Ghosts of Christmases past.  Among them, for me especially, I’m haunted by the images that haunted me every Christmas at Grace up to 2020. For thirty-five years, from 1984 until March 2020, we worshiped in this beautiful space on Christmas Eve while on the opposite side of the courtyard, men huddled on cots, trying to sleep and rest in a crowded basement. The irony of it all was never far from my mind. We, hearing again the story of a pregnant mother and her fiancé seeking shelter in a distant town. We, celebrating the coming of the Christ child, the incarnation, God made man, coming from warm, inviting spaces, returning to celebrations with family and friends; while a few hundred feet away, men were spending the night as they had spent so many nights before and would again and again. And of course, they are not here now, but they are in this city and throughout the world, homeless men and women, homeless families without shelter tonight.

The starkness of that reality is also only a memory, a ghost, let’s say; but even so, for some of us, perhaps many of us, the reality of our lives and our world, the suffering and trauma, may only be masked by the celebration of this evening. Some of us will return to dark and empty homes. Some of us will be mourning lost loved ones; some of us will be facing the realities and pain of broken relationships. Ghosts of Christmases past. Ghosts of Christmases longed for but not experienced. Ghosts of Christmas suffering.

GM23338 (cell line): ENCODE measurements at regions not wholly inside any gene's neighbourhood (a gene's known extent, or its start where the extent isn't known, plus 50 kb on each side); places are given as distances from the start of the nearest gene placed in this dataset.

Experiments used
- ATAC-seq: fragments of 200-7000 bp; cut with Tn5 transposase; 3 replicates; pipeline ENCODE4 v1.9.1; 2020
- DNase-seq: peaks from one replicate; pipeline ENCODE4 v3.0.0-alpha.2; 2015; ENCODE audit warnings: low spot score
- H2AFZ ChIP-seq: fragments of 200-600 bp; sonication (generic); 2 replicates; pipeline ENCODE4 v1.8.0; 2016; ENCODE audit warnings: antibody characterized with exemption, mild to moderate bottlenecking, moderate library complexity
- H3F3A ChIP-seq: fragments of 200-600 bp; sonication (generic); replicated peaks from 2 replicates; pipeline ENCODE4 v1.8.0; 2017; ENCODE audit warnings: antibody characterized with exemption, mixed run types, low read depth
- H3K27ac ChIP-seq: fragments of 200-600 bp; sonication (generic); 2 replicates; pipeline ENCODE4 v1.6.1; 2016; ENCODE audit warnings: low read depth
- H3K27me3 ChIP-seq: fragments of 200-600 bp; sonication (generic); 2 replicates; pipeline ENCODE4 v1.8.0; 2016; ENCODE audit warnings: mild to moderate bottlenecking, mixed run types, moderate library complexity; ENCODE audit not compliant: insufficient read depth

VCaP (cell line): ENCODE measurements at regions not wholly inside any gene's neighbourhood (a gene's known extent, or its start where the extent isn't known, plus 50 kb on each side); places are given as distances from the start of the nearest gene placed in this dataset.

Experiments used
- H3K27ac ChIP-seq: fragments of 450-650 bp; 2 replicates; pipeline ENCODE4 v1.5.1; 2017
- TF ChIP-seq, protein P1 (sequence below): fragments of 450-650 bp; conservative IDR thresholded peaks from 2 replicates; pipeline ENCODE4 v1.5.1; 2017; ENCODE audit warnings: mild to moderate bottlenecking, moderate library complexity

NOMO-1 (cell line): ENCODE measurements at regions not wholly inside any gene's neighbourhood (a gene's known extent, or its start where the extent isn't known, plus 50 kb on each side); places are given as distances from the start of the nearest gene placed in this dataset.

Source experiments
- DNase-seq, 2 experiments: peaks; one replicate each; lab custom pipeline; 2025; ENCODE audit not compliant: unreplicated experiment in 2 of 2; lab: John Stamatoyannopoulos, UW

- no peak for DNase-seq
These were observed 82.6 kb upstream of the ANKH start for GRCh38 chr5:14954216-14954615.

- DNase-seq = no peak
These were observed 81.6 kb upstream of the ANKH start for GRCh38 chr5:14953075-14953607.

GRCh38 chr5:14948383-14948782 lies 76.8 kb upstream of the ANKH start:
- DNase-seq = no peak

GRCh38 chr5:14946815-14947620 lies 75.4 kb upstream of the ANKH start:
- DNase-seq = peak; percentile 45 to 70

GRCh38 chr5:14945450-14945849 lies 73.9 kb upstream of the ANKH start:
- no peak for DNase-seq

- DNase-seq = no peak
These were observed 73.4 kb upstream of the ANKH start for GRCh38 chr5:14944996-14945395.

Yet we are here, and in spite of our worries and troubles, we sing familiar carols, we hear the familiar story. In spite of the cold outside, we are here, surrounded by warmth—not just of the heating system. We are embraced in the warmth of community, of joy, of excitement, of wonder. We celebrate Christ’s coming into the world. 

To enter into the story, to hear it read once again, to sing the familiar carols, to be surrounded by the beautiful decorations, connects us with our own stories, and helps us once again to experience the light and love of Christmas.